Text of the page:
Tips for Success

  1. Read the syllabus – It tells you when things are happening, how your grade is calculated, and where to get help. It answers most of your questions about this course.
  2. Learn the vocabulary – You will learn many new words (terms) in each class period. Some exam questions ask you to define a term, but most questions use terms in relation to a biological concept or principle and if you don’t know the meaning of that term, you won’t understand the question.
  3. Don't use shortcuts - A lot of students will look for ways to "study" without putting in the effort to make their own notes. For example, you can find lots of flashcards on websites like quizlet that past students have already made, so why not use those? First, the answers on many of those cards are flat out wrong. Secondly, they may not cover all the material you need because they were made by someone who may have understood things you don't. Finally, memorizing vocabulary and other facts is good, but still won't help you understand what is happening, you need to do that on your own.
  4. Don’t rely only on memorization – Many students are trained to expect questions on the exams that are worded in the same way as in the text book. This strategy will not work in BIOL 198. So, make notes in your own words and have others ask you questions that aren’t worded the same way as the book.
  5. Come to class prepared – The whole idea of a studio class is to apply knowledge. In order to do that, you need the basic knowledge. Your knowledge base comes from the pre-class exercises. Doing your pre-class exercise will allow you to learn more effectively and to understand the material better.
  6. Don’t blow off the online quizzes – There is a short online quiz before each class that covers the reading for that day. Each individual quiz doesn’t count for much, but all together, they equal an exam. The quiz helps to ensure that you are prepared for class, and the better you are prepared for class, the more you learn.
  7. Use your time in class wisely – Don’t rush through or skip ahead in the computer material. Read the online material, don’t just look at the pictures or animations, or worse yet, google an answer. If you finish before the class ends, use that time to review for the exam, to do the next day’s pre-class reading, to explore a topic further from the “extra resources” links, or help a lab mate learn something difficult.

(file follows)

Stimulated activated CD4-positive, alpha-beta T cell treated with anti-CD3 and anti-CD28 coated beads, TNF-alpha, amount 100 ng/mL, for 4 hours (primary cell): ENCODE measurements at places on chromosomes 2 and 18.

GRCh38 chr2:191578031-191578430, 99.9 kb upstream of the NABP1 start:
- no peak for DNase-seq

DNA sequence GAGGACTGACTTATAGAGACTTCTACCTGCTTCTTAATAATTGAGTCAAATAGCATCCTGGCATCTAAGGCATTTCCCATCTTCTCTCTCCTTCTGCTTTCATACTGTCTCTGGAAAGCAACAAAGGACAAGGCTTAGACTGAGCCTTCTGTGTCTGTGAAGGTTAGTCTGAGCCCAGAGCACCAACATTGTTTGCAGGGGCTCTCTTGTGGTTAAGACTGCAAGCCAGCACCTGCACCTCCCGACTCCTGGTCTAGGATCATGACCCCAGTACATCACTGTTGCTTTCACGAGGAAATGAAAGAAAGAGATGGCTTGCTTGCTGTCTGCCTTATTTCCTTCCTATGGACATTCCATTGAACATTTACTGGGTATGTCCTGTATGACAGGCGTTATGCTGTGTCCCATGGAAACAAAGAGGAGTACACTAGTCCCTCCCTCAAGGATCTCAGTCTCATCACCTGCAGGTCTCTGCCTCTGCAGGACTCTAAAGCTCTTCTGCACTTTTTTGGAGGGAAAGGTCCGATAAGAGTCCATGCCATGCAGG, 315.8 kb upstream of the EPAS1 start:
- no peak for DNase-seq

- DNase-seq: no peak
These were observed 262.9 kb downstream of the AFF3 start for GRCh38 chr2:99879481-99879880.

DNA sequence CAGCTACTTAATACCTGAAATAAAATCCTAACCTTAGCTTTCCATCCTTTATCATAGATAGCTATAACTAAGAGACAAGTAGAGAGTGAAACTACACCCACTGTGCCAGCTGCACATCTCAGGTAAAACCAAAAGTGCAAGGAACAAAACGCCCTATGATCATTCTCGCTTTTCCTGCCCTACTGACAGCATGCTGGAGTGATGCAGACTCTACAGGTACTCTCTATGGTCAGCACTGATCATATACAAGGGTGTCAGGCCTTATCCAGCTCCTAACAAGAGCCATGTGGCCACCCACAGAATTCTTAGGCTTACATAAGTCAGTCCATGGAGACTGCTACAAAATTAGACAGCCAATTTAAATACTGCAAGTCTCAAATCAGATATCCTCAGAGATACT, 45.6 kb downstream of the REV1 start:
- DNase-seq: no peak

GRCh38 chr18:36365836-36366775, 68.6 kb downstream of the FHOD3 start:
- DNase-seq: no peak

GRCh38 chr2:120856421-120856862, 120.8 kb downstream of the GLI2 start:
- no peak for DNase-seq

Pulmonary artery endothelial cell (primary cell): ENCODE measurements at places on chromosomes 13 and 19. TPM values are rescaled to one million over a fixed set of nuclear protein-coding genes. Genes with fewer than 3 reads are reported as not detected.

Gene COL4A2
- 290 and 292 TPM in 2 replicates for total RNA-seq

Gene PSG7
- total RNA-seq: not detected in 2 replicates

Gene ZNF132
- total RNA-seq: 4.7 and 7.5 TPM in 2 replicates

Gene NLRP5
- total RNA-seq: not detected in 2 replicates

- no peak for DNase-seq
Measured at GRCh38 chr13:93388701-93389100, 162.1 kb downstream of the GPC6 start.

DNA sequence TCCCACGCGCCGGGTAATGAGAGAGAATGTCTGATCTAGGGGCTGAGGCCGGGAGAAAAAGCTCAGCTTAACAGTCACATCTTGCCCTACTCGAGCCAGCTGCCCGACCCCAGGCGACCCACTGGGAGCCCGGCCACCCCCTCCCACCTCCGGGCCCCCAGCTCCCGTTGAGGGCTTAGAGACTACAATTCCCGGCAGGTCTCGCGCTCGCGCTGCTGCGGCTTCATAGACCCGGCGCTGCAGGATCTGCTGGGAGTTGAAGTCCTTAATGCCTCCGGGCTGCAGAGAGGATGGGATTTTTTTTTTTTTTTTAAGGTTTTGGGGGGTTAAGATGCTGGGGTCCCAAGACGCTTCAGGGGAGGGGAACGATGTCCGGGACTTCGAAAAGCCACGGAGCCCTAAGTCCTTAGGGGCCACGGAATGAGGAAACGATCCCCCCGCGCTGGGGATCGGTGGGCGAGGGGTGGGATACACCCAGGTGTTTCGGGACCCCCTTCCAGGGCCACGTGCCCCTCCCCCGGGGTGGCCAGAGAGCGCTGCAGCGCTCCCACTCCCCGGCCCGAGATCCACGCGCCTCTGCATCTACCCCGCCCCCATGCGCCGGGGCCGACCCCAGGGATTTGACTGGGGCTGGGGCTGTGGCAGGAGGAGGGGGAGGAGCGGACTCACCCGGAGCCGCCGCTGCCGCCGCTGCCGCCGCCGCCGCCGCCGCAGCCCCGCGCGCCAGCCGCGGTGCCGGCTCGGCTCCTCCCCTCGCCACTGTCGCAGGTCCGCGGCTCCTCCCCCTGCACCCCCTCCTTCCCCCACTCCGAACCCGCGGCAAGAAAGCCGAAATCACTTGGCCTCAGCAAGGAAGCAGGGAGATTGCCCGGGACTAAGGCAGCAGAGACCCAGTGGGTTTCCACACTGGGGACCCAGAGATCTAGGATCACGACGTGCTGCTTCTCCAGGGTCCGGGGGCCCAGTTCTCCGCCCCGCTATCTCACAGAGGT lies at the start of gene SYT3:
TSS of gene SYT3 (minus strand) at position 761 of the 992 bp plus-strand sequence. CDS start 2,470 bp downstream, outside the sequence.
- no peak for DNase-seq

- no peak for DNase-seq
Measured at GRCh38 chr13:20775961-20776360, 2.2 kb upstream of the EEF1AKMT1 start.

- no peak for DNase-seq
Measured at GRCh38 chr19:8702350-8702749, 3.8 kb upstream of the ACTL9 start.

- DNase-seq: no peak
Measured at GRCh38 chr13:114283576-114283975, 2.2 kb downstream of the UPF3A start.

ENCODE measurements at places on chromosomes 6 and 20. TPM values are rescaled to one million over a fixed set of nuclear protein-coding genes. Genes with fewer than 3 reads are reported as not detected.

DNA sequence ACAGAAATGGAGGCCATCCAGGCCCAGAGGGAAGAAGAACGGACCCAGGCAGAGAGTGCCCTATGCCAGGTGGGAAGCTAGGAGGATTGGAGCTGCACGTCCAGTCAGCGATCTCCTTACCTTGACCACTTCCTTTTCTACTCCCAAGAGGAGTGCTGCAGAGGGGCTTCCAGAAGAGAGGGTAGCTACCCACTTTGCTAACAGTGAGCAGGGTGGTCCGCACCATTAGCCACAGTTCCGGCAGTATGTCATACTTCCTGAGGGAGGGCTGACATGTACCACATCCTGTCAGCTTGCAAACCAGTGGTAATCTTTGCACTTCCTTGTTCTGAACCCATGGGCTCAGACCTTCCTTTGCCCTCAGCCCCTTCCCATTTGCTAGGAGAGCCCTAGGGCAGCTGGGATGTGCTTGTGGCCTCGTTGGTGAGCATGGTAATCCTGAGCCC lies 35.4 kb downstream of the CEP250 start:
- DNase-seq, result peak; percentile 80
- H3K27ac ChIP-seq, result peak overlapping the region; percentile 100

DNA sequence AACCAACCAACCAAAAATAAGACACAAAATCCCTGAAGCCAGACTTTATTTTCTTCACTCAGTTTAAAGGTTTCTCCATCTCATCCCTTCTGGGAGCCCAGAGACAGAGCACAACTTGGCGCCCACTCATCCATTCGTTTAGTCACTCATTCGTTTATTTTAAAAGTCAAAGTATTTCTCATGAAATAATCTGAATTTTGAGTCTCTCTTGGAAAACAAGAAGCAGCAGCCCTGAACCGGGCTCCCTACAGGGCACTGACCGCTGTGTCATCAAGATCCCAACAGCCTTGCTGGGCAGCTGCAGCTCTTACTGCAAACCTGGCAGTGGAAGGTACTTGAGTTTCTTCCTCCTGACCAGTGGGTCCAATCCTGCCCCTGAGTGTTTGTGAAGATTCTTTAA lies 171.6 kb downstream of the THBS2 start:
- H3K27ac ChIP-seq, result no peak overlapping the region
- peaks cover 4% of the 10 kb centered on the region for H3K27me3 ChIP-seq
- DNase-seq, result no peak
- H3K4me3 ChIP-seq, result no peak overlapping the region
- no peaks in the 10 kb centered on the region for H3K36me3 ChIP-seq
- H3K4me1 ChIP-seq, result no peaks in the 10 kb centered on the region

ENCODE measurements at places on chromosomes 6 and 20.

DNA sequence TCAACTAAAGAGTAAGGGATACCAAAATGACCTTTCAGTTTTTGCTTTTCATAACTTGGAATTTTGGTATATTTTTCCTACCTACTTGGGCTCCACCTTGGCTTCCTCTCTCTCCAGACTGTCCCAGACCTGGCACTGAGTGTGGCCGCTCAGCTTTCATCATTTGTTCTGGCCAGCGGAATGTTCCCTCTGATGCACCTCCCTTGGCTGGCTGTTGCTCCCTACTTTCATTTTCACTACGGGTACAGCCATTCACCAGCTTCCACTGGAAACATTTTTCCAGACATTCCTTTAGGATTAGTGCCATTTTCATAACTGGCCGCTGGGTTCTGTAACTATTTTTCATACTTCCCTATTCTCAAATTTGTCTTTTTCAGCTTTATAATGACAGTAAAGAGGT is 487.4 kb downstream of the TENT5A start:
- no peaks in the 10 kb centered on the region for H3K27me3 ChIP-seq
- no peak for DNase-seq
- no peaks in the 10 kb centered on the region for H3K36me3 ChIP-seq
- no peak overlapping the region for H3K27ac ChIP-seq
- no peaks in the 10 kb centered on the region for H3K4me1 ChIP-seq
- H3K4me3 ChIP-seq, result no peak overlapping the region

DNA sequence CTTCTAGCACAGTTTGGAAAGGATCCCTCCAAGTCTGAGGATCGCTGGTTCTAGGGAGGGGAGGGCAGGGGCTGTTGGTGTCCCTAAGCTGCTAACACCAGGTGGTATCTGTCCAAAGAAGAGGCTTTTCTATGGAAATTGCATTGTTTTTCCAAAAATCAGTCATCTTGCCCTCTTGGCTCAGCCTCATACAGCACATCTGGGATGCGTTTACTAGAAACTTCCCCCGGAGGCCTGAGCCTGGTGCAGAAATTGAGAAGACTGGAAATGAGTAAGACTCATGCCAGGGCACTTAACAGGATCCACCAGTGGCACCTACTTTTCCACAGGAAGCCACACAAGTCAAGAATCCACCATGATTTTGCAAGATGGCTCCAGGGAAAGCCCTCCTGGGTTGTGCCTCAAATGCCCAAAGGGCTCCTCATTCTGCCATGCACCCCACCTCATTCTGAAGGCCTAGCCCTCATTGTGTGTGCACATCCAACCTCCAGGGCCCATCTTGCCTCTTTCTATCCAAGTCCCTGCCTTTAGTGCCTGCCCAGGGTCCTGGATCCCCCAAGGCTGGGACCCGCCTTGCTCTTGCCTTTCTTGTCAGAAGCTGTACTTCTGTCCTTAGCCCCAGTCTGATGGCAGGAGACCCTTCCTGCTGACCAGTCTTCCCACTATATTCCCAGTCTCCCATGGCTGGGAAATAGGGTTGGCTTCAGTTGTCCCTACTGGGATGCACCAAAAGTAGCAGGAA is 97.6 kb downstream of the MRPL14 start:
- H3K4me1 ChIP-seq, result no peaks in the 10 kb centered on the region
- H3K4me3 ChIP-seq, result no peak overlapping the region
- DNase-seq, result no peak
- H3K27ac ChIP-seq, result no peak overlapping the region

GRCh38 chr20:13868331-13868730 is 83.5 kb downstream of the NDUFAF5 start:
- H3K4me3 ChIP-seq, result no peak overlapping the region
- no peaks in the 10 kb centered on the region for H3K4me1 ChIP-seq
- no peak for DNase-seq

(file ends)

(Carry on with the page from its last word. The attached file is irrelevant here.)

8. Pay just as much or more attention to processes and linkages as to results – Many experiments and activities we do in class result in data. But, the data are not the most important part of the activity. You need to pay attention to what happened to produce those data and why things worked (or not) the way they did.
  9. Don’t get behind – The most common way to NOT succeed in Principles of Biology is to get behind. You have two class meetings per week, two quizzes per week, lots of reading, and a test about every other week. You should plan to spend 8-12 hours outside of class per week preparing and studying.
  10. Seek help – If you don’t understand a topic or concept during class, stop and ask for help. Ask your classmates, the faculty instructors, the graduate teaching assistants, or the undergraduate teaching assistants. Don’t say to yourself “that concept will not be on the exam” because it will be on the exam. After class is over, attend open studio hours to review the material and ask questions. Lastly, don't be afraid to make an appointment with an instructor outside of class. Contrary to popular belief, most instructors are happy to help.
  11. Collaborate with others – Studies routinely demonstrate that the act of working together facilitates learning. You are expected to work together with your studio partner and studio group. It is strongly advised that you also study and work together outside of class. Help each other succeed!
  12. COME TO CLASS – Attendance is very important to your success in this class. Many of the in-class activities, mini-lectures, and experiments cannot be completed outside of your studio hours. But more importantly, you won’t have the opportunity to learn the material while others are present to help you (see above).
  13. KEEP TRACK OF YOUR GRADES – Don’t wait until the end of the semester to check your grade. It is critical that you know how well you are doing in the course at all times, and if necessary you should seek help before it’s too late. Make sure that you understand how your grade is calculated and ask questions if you don’t.
  14. Don’t rely on an easy fix at the end of the semester – So that we are fair to all 600+ students in this class each semester, there is no curve and no extra credit. Your grade in this course is based on your performance on exams and quizzes.